Woman files claim against priest in bankruptcy court
A Spokane woman has filed a bankruptcy court claim alleging that a Roman Catholic priest in Spokane leveraged his influence as counselor and spiritual adviser into a sexual relationship that ended about 20 years ago.
The claim by Joan Healy-Hartill is reportedly in excess of $10,000 to reimburse her for counseling expenses. It is among the few formal claims alleged victims of sexual abuse have filed in the Chapter 11 bankruptcy case of the Spokane Catholic Diocese.
Healy-Hartill said her relationship with the Rev. Joachim Hien, who is a priest at St. Anthony’s Church, began in the early 1980s as a friendship that turned into sexual encounters.
In an interview Monday evening, Hien said he planned to read a statement to parishioners seeking forgiveness.
“I plan to tell them that I am sincerely sorry for the hurt that I have caused,” he said.
Hien is considered a priest in good standing with the diocese, according to a statement from Vicar General Steve Dublinski.
Healy-Hartill said she didn’t disclose what happened to her until 1999, when she began to realize that her anguish and shame were not her fault.
She said she was a victim of incest beginning at an early age, which made her vulnerable to people in positions of trust and power. She became acquainted with Hien while worshipping at St. Patrick’s Church, helping the priest from Vietnam with his English-speaking skills. She was 26 years old at the time, married with two children.
After a series of encounters that included hugging, their relationship became sexual, she said.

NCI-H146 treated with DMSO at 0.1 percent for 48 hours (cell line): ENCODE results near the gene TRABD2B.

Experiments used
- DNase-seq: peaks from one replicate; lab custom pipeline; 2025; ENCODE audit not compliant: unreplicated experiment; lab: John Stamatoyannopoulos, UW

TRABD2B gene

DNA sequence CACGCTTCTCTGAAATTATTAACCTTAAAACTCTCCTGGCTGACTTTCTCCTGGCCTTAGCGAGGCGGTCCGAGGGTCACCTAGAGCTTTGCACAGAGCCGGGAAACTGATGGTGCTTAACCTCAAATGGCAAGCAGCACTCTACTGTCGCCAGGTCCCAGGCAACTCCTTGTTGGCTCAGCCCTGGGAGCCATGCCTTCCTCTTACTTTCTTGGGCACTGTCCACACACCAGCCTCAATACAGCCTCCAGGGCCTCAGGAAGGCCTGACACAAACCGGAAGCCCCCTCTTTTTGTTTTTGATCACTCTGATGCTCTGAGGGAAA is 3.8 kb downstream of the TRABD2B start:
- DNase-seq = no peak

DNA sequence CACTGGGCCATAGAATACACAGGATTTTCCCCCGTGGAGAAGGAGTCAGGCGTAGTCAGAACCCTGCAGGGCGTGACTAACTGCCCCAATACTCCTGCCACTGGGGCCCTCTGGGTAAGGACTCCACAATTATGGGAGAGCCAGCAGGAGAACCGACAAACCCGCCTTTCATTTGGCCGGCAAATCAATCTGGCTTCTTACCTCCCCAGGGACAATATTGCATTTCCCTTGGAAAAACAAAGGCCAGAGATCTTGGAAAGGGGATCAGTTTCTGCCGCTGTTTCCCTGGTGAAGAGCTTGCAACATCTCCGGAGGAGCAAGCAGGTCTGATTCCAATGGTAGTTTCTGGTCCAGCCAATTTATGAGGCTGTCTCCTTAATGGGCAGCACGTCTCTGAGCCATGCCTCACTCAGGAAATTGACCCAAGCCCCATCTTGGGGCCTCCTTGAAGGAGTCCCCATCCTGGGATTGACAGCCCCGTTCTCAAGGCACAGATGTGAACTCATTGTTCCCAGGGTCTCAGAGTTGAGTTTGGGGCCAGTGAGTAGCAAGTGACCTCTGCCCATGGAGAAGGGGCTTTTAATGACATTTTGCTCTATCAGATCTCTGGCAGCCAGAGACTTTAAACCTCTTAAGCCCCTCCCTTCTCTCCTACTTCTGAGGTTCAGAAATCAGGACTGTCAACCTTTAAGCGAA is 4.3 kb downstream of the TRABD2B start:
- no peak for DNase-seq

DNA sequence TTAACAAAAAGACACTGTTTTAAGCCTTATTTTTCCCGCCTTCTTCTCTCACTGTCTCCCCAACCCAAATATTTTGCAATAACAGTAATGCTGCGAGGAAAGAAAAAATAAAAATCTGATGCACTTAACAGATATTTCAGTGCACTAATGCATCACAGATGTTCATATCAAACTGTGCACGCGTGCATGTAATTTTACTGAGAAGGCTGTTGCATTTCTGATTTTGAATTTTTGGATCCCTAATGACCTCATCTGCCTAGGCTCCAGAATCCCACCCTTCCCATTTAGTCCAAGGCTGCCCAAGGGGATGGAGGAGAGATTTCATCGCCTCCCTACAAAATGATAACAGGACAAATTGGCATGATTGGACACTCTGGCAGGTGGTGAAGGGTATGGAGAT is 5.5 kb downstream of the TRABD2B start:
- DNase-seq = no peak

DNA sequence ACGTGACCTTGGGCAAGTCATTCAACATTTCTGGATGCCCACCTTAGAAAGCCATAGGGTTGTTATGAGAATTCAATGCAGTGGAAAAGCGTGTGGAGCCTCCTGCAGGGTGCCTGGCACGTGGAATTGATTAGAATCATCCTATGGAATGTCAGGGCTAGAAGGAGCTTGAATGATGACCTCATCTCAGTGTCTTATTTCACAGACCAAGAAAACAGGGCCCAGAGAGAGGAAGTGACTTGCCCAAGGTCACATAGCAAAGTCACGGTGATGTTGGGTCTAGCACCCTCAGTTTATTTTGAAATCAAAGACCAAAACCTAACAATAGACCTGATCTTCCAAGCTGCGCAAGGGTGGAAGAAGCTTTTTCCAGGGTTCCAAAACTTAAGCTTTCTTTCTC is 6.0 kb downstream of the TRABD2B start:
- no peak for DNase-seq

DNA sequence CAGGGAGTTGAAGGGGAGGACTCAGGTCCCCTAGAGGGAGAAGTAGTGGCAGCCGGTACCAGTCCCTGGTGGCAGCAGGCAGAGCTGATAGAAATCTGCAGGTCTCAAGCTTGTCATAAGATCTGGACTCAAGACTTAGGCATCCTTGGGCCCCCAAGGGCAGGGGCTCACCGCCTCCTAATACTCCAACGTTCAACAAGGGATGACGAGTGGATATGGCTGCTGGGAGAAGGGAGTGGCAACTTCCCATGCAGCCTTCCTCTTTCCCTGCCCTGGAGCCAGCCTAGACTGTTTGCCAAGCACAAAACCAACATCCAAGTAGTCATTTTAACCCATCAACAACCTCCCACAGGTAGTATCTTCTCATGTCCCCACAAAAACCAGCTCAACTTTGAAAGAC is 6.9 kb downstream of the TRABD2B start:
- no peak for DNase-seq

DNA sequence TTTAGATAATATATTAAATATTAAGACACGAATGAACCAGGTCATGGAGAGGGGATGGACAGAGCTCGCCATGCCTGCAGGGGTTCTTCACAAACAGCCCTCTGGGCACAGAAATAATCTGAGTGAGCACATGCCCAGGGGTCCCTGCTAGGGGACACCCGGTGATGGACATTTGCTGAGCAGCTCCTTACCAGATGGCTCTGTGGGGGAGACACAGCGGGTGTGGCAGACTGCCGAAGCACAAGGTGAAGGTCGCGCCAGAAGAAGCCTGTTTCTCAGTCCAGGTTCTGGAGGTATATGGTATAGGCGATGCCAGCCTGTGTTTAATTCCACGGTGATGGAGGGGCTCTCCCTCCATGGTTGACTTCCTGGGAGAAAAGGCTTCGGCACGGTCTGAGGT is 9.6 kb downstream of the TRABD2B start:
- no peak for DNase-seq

Hien said that because of diocesan policy he’s not allowed to comment on Healy-Hartill’s allegations, the latest in a string of accusations of sexual misconduct that has plagued the diocese and forced it to seek bankruptcy protection from potential legal costs.
Dublinski called Hien’s relationship “inappropriate.” He said the diocese does not consider relationships between clergy and parishioners consensual because of the underlying issues of power and influence.
Dublinksi expressed sorrow for what happened and said Hien’s discipline was a private personnel matter.
Hien said he was required to undergo counseling after the relationship was first disclosed in 1999. The diocese said in its statement that no further action is contemplated.
Within minutes of Healy-Hartill’s initial report to the diocese, she said, Bishop William Skylstad called and offered an apology.
She said nothing else came of her report and request for reimbursement, so she pressed the issue again in late 2004.
“I want to make sure that if there’s other women out there, that they know they aren’t alone,” she said. “I want (Hien) and diocese held accountable.”
Hien’s actions and the bishop’s response have been considered twice by diocesan review boards – once in 1999 when Healy-Hartill initially made her accusation and again in January 2005.
She said she believes the diocese has not taken her case seriously and remains upset that Hien continues in the priesthood.
Healy-Hartill has not filed a lawsuit, though she is getting legal advice from local attorney Duane Rasmussen.